Researchers uncovered another piece of the puzzle in the compromise of the popular Windows utility CCleaner last fall that further points to a targeted cyber espionage campaign: a backdoor that had been deployed in a previous software supply chain attack last year.
Security firm Avast - which acquired CCleaner vendor Piriform on July 18 of last year – recently found that the attackers appear to have had a third stage of their attack planned that used the ShadowPad backdoor for capturing keystrokes and stealing information from infected networks.
ShadowPad traditionally has been the calling card of the so-called Axiom, aka APT17, nation-state group out of China. "ShadowPad is a remote cyber attack platform that cybercriminals deploy in victims' networks to gain remote control capabilities, and it is known to be used by the Axiom group, which gives us further proof that this group likely are the actors behind the CCleaner attack," says Martin Hron, a security researcher at Avast.
The compromise of Piriform's network remained under the radar and unknown until Sept. 12, when researchers from Morphisec alerted Avast of their discovery: that version 5.33 of CCleaner had been hacked to deliver malware, affecting some 2.27 million users in the first stage of the attack, and then just 40 PCs in the second, more targeted stage. When users downloaded that version of the utility, they unknowingly also got malware.
Among the victim organizations in the second stage were Akamai, D-Link, Google, HTC, Linksys, Microsoft, Samsung, Sony, VMware, and Cisco.
That first stage of the attack, between Aug. 12 and Sept. 12, 2017, was all about collecting data on the machines, including system information and running processes. Once the attackers had filtered out their juicy prey, they hit the tech companies and other victims with a second-stage loader that gathered more intel, including IP addresses, hostnames, domain names, and other specific parameters.
"What happened is the attacker was using this giant net," Craig Williams, senior technical lead at Cisco Talos, told Dark Reading last fall. "In the four days the command and control server had data for, 700,000 victims connected with it … but [the attackers] only wanted a tiny fraction of them."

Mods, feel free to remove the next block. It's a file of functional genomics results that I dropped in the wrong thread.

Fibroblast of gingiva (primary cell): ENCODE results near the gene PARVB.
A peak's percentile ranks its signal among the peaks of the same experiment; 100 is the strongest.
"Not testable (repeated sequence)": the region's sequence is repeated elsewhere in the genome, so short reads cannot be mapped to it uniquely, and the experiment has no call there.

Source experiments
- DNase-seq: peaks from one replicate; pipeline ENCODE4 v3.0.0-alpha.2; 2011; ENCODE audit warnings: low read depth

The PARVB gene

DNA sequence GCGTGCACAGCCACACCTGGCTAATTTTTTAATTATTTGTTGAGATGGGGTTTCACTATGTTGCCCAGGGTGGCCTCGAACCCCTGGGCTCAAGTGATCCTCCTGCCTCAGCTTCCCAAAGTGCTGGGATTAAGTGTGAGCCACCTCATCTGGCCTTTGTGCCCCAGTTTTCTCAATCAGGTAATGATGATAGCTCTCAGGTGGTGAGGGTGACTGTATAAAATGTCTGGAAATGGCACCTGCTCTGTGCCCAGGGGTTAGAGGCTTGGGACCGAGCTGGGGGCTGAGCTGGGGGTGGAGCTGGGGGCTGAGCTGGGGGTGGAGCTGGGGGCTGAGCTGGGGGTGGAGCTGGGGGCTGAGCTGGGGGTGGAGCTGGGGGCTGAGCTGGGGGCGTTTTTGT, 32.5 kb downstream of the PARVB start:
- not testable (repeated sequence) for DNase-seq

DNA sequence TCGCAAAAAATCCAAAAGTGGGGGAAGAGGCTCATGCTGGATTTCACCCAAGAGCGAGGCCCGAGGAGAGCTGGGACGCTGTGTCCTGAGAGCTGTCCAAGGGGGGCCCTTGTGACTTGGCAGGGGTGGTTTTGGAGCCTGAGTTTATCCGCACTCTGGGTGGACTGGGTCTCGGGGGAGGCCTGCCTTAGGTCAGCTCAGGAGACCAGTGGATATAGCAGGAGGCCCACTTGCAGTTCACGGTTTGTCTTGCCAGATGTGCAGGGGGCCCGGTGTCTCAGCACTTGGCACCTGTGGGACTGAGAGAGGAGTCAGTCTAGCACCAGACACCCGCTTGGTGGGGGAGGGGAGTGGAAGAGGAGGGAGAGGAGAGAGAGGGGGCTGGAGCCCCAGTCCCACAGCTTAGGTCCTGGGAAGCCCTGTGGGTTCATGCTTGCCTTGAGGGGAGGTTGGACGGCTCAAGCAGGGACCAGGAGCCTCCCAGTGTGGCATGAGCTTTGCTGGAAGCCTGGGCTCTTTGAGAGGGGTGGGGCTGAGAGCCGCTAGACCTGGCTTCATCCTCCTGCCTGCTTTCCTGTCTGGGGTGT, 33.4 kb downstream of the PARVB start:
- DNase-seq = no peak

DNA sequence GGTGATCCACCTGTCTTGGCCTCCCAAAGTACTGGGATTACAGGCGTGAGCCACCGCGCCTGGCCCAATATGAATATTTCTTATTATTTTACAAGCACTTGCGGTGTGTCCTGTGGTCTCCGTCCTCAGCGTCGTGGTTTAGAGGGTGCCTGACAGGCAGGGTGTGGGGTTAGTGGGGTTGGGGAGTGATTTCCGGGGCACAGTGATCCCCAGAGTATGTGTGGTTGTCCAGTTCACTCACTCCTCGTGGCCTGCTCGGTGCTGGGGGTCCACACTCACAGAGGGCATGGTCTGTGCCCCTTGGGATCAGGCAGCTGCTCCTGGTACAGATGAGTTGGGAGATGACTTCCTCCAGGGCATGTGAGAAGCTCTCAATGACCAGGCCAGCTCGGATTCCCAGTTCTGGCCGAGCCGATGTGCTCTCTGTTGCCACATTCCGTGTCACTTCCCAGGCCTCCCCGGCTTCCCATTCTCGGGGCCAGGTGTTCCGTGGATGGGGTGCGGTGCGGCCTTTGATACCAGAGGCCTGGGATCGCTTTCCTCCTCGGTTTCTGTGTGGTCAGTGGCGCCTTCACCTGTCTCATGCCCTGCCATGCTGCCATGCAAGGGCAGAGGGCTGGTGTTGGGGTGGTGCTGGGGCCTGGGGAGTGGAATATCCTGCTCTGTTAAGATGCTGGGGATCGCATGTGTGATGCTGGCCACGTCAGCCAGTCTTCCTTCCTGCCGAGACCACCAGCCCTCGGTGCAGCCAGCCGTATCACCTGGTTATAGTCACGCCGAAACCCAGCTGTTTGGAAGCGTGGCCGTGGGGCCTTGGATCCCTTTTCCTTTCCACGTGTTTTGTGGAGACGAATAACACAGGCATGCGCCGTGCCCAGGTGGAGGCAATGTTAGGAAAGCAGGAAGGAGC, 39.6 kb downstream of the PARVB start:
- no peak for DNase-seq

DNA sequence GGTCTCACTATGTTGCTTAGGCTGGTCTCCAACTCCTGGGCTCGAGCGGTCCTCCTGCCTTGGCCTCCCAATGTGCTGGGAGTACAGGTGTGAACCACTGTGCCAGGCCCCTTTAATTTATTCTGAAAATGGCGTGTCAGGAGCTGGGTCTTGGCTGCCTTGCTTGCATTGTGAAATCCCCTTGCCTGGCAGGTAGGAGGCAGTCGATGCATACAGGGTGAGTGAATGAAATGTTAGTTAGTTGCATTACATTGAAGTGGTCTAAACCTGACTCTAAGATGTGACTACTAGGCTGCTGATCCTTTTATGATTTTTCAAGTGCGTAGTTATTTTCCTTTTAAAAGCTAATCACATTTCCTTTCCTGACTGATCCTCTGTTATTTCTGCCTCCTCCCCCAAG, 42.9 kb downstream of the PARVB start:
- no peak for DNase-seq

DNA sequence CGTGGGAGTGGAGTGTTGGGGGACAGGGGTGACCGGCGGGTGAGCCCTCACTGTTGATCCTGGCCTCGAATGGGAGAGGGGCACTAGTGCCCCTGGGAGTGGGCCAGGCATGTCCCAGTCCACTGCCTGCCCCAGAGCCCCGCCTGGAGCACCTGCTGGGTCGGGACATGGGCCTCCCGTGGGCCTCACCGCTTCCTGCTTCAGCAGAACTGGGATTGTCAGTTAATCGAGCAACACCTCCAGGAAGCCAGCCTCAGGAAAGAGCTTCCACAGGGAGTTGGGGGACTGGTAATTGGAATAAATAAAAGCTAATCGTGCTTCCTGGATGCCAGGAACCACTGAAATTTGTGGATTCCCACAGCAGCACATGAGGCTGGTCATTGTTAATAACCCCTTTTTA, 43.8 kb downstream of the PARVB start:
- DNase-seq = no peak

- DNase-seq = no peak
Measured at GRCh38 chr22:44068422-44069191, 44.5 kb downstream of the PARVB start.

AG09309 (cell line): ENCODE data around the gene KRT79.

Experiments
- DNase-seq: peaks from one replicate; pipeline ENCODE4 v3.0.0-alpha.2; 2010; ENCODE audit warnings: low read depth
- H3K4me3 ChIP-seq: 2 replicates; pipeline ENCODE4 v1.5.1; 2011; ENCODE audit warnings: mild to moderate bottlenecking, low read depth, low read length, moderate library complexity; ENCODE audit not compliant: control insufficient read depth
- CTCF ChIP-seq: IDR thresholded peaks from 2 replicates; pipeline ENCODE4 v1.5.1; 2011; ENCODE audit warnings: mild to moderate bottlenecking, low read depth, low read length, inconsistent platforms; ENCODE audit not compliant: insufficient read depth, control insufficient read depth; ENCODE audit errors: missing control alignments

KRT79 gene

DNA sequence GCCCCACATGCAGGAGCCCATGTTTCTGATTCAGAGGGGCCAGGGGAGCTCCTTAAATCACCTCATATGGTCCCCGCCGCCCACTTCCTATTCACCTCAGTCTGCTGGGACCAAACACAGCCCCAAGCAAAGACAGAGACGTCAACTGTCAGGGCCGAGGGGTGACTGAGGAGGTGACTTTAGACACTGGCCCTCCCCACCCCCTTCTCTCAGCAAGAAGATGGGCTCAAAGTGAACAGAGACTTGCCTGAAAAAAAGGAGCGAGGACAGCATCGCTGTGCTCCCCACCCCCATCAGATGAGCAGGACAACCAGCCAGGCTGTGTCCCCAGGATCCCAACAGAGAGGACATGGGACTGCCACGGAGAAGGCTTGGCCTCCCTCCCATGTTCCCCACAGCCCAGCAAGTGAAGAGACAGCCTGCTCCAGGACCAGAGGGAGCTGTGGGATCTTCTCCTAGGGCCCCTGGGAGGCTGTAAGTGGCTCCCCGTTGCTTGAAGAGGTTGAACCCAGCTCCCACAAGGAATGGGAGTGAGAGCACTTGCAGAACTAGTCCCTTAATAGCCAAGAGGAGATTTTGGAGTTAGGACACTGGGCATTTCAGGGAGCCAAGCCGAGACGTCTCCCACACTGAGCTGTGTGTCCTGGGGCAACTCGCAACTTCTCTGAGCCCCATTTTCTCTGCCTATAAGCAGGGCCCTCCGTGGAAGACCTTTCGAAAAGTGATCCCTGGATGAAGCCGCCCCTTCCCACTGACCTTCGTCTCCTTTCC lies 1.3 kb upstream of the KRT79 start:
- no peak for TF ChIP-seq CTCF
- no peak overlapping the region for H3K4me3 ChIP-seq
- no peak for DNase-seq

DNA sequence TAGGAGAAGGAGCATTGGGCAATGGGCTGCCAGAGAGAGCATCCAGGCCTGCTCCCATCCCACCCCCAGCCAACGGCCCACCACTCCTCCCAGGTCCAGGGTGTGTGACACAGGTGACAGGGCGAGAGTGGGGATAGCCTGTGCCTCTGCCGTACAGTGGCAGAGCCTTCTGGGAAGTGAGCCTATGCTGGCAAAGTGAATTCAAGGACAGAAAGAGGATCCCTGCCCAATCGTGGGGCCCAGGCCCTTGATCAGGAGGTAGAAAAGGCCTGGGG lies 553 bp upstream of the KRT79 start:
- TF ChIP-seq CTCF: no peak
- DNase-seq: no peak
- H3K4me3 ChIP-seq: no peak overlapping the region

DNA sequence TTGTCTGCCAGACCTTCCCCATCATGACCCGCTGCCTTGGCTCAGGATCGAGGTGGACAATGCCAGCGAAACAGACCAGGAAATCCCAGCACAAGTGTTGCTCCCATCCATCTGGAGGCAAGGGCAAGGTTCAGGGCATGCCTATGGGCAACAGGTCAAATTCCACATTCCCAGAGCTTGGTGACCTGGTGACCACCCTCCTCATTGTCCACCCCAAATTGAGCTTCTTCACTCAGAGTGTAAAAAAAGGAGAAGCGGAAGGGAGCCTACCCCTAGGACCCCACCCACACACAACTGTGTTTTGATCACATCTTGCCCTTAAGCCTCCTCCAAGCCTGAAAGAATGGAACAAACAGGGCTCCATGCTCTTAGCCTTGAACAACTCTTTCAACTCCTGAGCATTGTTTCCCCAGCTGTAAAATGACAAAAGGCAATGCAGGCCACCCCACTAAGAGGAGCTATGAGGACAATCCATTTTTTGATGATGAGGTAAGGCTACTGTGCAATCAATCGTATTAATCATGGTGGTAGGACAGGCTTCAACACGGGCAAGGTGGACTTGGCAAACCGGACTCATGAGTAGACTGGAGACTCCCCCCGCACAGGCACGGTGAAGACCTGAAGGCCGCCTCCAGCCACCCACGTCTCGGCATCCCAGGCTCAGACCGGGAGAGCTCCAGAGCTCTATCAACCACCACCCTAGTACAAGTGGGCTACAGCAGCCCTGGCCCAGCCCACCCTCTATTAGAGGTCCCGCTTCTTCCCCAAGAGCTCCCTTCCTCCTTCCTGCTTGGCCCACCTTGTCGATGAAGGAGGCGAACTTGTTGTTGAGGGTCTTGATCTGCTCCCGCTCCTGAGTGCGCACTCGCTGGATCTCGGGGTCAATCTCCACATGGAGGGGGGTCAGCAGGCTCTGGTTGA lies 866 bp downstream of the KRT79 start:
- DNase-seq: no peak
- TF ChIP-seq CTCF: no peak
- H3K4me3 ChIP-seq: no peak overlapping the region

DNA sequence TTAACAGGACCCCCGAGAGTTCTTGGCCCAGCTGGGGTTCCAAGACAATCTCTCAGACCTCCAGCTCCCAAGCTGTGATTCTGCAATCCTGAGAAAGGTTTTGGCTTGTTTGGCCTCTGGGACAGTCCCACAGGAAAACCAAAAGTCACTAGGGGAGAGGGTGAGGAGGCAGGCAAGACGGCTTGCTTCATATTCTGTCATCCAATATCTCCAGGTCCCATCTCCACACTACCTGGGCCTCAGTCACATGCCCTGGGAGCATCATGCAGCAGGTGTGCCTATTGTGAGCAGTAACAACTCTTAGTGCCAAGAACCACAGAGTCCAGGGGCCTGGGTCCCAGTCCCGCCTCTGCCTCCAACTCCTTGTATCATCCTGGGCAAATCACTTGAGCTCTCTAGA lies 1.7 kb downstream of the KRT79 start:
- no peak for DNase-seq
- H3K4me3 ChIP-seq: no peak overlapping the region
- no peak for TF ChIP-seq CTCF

Avast's Hron said he and his team found signs of ShadowPad on four Piriform computers during their inspection of Piriform's software build environment: the tool had been installed on those machines on April 12, 2017, one month after the stage two infections on March 12.
Kaspersky Lab's Costin Raiu also had seen Axiom Group ties to the malware injected into CCleaner's software. According to Avast, Raiu was the first to make the connection between Axiom and the CCleaner malware.
Hron and his team found ShadowPad log files with encrypted keystrokes lifted from a keylogger on one of the infected Piriform machines, and were able to decrypt the log, which included keylogs and showed that the ShadowPad tool had been custom-built.
"By installing a tool like ShadowPad, the cybercriminals were able to fully control the system remotely while collecting credentials and insights into the operations on the targeted computer. Besides the keylogger tool, other tools were installed on the four computers, including a password stealer, and tools with the capacity to install further software and plugins on the targeted computer remotely," according to a new Avast blog post on the findings.
ShadowPad Deja Vu
This isn't the first time ShadowPad was found embedded in software. In August of last year, a ShadowPad backdoor was found in the source code of a Windows-based server management product used by hundreds of organizations worldwide to manage their Linux, Windows, and Unix systems. The victim then was NetSarang Computer's Xmanager Enterprise 5.0 Build 1232, Xmanager 5.0 Build 1045, Xshell 5.0 Build 1322, Xftp 5.0 Build 1218, and Xlpd 5.0 Build 1220.
Kaspersky Lab spotted the backdoor during an incident response investigation for a financial institution partner.
The good news about the ShadowPad discovery by Avast is that the backdoor was only in the Piriform's network and hadn't yet been deployed to any CCleaner PC victims, according to Hron, who presented Avast's latest findings on the breach at the Kaspersky Security Analyst Summit (SAS) in Cancun last week.
"We still don't know how the attackers got onto the Piriform servers. We are still investigating and hope to find out more details soon," Hron told Dark Reading.
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